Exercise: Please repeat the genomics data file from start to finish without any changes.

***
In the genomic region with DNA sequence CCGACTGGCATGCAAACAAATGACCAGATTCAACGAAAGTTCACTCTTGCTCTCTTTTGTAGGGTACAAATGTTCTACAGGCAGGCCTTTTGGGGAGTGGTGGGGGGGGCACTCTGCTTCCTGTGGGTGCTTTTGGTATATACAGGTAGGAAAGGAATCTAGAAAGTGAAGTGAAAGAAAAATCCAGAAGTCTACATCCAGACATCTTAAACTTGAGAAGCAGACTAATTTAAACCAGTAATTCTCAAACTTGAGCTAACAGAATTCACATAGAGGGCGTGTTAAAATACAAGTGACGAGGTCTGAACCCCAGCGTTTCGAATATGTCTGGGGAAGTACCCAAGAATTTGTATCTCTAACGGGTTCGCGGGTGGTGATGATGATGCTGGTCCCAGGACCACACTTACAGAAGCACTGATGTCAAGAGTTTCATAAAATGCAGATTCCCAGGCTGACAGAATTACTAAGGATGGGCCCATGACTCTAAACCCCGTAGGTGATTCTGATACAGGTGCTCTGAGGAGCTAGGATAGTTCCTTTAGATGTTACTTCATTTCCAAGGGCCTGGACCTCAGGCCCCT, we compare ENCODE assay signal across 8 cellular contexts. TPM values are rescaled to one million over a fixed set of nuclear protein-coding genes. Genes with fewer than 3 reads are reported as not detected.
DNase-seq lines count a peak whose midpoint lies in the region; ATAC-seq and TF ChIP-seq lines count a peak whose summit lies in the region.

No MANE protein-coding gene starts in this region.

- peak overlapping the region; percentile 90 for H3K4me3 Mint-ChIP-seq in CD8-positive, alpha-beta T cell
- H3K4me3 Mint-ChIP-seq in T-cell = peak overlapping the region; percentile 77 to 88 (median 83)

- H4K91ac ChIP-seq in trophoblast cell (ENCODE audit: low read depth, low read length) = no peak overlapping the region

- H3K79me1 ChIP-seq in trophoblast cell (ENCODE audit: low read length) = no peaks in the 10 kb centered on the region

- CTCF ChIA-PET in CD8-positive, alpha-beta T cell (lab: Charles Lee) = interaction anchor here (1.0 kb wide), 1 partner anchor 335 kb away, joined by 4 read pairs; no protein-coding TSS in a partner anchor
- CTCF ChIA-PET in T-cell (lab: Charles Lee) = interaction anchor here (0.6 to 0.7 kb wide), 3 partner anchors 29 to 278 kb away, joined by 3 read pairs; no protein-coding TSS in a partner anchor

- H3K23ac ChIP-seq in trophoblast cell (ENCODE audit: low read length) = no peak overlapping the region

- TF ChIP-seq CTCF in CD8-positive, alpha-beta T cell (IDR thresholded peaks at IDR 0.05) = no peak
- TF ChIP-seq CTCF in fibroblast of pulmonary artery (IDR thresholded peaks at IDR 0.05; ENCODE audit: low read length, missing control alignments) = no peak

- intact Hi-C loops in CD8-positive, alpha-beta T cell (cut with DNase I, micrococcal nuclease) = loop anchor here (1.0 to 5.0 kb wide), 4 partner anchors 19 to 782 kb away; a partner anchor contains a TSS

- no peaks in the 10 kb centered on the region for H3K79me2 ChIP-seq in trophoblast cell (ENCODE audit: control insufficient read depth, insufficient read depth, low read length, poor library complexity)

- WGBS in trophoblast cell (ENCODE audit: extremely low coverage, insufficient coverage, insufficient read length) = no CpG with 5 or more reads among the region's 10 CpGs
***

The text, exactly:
In the genomic region with DNA sequence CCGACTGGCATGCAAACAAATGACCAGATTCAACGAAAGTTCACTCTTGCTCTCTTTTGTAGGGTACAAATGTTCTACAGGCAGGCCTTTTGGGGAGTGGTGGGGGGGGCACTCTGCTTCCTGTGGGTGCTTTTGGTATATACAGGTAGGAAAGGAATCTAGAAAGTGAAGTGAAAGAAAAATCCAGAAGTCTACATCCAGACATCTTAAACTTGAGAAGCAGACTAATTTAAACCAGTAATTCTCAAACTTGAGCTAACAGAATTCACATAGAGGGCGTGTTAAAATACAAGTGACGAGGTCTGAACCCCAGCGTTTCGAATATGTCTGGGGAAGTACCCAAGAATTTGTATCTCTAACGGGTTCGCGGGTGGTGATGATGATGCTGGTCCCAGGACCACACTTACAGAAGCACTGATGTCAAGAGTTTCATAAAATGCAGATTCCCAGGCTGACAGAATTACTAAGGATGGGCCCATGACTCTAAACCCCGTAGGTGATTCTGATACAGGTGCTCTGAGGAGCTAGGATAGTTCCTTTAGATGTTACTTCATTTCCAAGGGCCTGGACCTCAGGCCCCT, we compare ENCODE assay signal across 8 cellular contexts. TPM values are rescaled to one million over a fixed set of nuclear protein-coding genes. Genes with fewer than 3 reads are reported as not detected.
DNase-seq lines count a peak whose midpoint lies in the region; ATAC-seq and TF ChIP-seq lines count a peak whose summit lies in the region.

No MANE protein-coding gene starts in this region.

- peak overlapping the region; percentile 90 for H3K4me3 Mint-ChIP-seq in CD8-positive, alpha-beta T cell
- H3K4me3 Mint-ChIP-seq in T-cell = peak overlapping the region; percentile 77 to 88 (median 83)

- H4K91ac ChIP-seq in trophoblast cell (ENCODE audit: low read depth, low read length) = no peak overlapping the region

- H3K79me1 ChIP-seq in trophoblast cell (ENCODE audit: low read length) = no peaks in the 10 kb centered on the region

- CTCF ChIA-PET in CD8-positive, alpha-beta T cell (lab: Charles Lee) = interaction anchor here (1.0 kb wide), 1 partner anchor 335 kb away, joined by 4 read pairs; no protein-coding TSS in a partner anchor
- CTCF ChIA-PET in T-cell (lab: Charles Lee) = interaction anchor here (0.6 to 0.7 kb wide), 3 partner anchors 29 to 278 kb away, joined by 3 read pairs; no protein-coding TSS in a partner anchor

- H3K23ac ChIP-seq in trophoblast cell (ENCODE audit: low read length) = no peak overlapping the region

- TF ChIP-seq CTCF in CD8-positive, alpha-beta T cell (IDR thresholded peaks at IDR 0.05) = no peak
- TF ChIP-seq CTCF in fibroblast of pulmonary artery (IDR thresholded peaks at IDR 0.05; ENCODE audit: low read length, missing control alignments) = no peak

- intact Hi-C loops in CD8-positive, alpha-beta T cell (cut with DNase I, micrococcal nuclease) = loop anchor here (1.0 to 5.0 kb wide), 4 partner anchors 19 to 782 kb away; a partner anchor contains a TSS

- no peaks in the 10 kb centered on the region for H3K79me2 ChIP-seq in trophoblast cell (ENCODE audit: control insufficient read depth, insufficient read depth, low read length, poor library complexity)

- WGBS in trophoblast cell (ENCODE audit: extremely low coverage, insufficient coverage, insufficient read length) = no CpG with 5 or more reads among the region's 10 CpGs